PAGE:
One would think this kind of outright over the top unhinged climate hysteria (climasteria?) would be someplace like Grist, Climate Progress, etc, not at one of the world’s premiere news organizations, CNN
It’s probably the most important number you’ve never heard of: 2 degrees Celsius.
That’s when climate change starts to get especially dangerous. Nearly every country in the world has agreed that 2 degrees of warming, measured as an increase in global average temperature since the Industrial Revolution, is too much to tolerate. Yet there’s less agreement about how to achieve the ambitious goal of keeping the increase below that threshold, and how economies can switch quickly enough from dirty fuels like coal and oil to cleaner sources of energy like solar and wind.
World leaders will meet in Paris starting on November 30 to discuss all of this at the COP21 meeting of the UN Framework Convention on Climate Change. Before that gets going, we invited authors, experts and activists to weigh in on the 2-degree target. What’s at stake? And how can we actually get there?
Of course, the world has only seen a minuscule .85C since 1850, around 1.5F. During that time period there have been decades with increases, and others with pauses and even reductions. Despite Warmist objections (they’re objecting to actual science and facts, let’s be clear), there has been an 18+ year pause in statistically significant warming. According to their cultish beliefs, the world will suddenly warm 2C (3.6F) in just over 80 years. Science says otherwise. But, they want to push the doom. First up is Mark Lynas
Call it the nightmare scenario. First, world leaders meeting in Paris this December fail to agree on a plan to cut back global greenhouse gas emissions. Renewables like solar power remain too expensive, and people stay irrationally scared of carbon-free nuclear. The world shifts back to burning coal.
Then we find out that the Earth’s “climate sensitivity” — how quickly and drastically the planet responds to carbon emissions — is at the upper end of the range scientists predicted. Tipping points are crossed: Methane starts to belch out of the melting permafrost in huge quantities, and the ice sheets respond with what experts euphemistically call “nonlinear disintegration.” Sea levels begin to shoot up.
In the latter part of this century we find the planet’s temperature rise pushing not 2 degrees, as is the current internationally agreed maximum target, but 4, 5, even 6 degrees Celsius of warming. Large areas of the subtropics become biologically uninhabitable to humans: It’s simply too hot to go outside. Food crops in breadbaskets wither in searing heatwaves, and extreme cyclones pummel coastal cities already under threat from the rising seas.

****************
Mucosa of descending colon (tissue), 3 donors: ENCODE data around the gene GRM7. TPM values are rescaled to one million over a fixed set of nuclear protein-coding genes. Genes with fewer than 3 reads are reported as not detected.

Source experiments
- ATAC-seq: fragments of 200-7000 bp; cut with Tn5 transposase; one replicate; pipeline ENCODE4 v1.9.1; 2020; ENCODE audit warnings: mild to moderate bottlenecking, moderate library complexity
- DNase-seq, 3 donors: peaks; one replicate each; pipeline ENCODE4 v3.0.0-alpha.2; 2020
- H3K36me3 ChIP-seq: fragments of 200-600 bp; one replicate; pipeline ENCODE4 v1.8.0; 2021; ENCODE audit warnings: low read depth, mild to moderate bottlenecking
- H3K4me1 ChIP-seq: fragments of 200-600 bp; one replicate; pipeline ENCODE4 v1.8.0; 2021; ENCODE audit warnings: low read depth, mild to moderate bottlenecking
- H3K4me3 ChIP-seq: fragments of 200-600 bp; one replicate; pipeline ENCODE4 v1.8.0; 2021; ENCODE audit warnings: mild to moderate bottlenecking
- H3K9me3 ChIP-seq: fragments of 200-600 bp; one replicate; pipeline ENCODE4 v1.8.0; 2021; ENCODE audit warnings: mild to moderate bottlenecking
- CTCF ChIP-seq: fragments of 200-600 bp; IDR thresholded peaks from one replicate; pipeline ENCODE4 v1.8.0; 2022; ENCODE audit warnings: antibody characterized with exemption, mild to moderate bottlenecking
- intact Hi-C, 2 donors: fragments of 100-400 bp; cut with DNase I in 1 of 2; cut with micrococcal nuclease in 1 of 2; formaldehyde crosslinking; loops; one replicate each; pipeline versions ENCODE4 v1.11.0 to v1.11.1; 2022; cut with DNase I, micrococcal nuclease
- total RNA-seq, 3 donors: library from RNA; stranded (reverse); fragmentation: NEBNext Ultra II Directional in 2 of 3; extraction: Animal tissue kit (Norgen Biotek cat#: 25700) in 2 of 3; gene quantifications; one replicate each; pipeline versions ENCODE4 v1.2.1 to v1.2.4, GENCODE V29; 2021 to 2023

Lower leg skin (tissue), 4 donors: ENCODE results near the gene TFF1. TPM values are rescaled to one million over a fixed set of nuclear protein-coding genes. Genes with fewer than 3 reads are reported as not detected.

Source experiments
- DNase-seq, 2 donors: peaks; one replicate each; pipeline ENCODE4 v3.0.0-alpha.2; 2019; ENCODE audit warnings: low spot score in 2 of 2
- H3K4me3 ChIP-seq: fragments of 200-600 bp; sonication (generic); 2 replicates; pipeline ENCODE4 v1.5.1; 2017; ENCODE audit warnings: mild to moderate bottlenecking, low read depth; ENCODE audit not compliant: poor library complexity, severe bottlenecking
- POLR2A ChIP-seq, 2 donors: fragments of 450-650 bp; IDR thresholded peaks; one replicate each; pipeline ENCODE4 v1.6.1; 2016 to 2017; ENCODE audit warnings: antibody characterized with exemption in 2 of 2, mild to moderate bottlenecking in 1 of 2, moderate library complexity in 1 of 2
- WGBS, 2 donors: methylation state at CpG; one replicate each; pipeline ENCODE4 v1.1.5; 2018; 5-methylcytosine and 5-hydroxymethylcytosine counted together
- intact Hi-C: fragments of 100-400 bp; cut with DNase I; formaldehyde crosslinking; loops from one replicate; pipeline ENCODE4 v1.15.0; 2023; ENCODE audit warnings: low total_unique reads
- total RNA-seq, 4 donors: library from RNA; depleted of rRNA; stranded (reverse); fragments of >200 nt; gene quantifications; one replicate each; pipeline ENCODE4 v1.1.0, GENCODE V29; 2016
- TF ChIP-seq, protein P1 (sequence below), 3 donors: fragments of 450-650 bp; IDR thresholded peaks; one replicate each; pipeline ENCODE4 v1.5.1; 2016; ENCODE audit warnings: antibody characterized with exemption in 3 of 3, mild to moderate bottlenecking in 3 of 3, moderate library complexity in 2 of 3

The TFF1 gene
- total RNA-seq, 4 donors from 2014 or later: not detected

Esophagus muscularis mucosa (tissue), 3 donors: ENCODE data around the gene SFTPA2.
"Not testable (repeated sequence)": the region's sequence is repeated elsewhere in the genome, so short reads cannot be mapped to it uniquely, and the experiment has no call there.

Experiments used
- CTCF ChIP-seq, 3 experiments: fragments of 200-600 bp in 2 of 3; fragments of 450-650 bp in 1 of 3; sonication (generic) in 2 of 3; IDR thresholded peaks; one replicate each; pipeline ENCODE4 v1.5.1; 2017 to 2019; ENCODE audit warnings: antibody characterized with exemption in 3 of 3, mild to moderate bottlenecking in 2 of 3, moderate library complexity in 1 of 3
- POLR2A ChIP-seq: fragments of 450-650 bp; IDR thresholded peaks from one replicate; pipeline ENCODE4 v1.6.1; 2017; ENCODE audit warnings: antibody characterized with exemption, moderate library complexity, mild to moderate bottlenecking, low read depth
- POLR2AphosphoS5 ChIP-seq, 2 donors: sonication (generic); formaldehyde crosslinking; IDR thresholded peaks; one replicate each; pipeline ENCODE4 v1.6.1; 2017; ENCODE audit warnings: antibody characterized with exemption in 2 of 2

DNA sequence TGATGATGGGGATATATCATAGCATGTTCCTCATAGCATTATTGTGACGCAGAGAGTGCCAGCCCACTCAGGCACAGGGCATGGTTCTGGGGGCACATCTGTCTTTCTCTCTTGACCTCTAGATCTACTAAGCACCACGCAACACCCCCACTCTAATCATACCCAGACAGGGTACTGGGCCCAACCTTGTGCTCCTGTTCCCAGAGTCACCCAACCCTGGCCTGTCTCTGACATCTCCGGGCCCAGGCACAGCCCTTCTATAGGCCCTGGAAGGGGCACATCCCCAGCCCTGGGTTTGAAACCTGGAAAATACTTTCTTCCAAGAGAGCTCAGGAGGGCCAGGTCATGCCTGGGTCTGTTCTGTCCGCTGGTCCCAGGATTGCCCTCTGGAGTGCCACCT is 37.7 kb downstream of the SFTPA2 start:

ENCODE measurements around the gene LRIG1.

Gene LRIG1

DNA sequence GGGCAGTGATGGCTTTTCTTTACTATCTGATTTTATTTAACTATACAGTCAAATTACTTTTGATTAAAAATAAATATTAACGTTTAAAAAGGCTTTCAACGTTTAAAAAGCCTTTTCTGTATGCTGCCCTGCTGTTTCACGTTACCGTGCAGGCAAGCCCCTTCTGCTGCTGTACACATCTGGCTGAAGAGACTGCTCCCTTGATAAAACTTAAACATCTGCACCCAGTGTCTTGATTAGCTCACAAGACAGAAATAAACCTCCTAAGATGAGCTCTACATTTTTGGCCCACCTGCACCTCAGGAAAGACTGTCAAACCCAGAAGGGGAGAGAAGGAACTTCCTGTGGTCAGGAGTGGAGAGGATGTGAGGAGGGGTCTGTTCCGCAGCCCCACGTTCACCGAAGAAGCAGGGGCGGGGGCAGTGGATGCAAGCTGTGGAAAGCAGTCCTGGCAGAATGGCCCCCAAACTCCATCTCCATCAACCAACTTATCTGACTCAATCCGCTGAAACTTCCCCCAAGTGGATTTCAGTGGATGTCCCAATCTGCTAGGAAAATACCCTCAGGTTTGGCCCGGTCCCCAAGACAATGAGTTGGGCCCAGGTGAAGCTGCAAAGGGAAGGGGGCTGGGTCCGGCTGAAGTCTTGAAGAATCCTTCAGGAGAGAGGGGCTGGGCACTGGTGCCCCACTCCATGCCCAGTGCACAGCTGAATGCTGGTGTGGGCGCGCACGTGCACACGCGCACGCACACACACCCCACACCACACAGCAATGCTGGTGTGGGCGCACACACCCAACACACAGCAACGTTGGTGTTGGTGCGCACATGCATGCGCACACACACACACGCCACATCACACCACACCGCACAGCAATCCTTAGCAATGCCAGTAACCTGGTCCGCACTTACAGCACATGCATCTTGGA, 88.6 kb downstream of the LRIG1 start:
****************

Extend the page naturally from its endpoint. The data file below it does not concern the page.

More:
Could human civilization survive? We don’t know — but this nightmare scenario is surely a risk we should not take. We know how to make the shift away from fossil fuels. The time to act is now.
Stephen King, Mark Tufo, and TW Brown do horror much better. And it’s entertaining.
Of course, then we have someone yammering on about the number being 1.5C. Like Lynas, Kathy Kijiner offers no solutions.
Van Jones supports Obama’s energy killing/cost of living increasing power plant plan. Surprisingly, CNN actually allows a disenting view from Bjorn Lomborg
For 20 years, governments have tried to cut carbon emissions. The result has been two decades of failure with ever-increasing global emissions.
Governments have already revealed the carbon cuts they likely will commit to in Paris. All of these combined will reduce temperatures by a tiny 0.05 degrees Celsius (0.09 degrees Fahrenheit) by 2100. Yet the cost is likely to be more than $1 trillion annually.
He then makes a good point, one I’ve noted numerous times
We should end fossil fuel subsidies and invest much more in green energy research and development. This would be much cheaper and more effective than our current approach. We need to innovate the price of green energy down to where everyone wants to buy it. And we should acknowledge that wasting $1 trillion annually on minuscule temperature reductions is immoral and wasteful when there are major needs today — from malaria to nutrition to family planning — where small investments could achieve a great deal more.
But, Bjorn needs to remember that this is not about science or anything noble, it’s about political control. Progressivism. Nice fascism. His voice, though, is about the only non-Warmist one.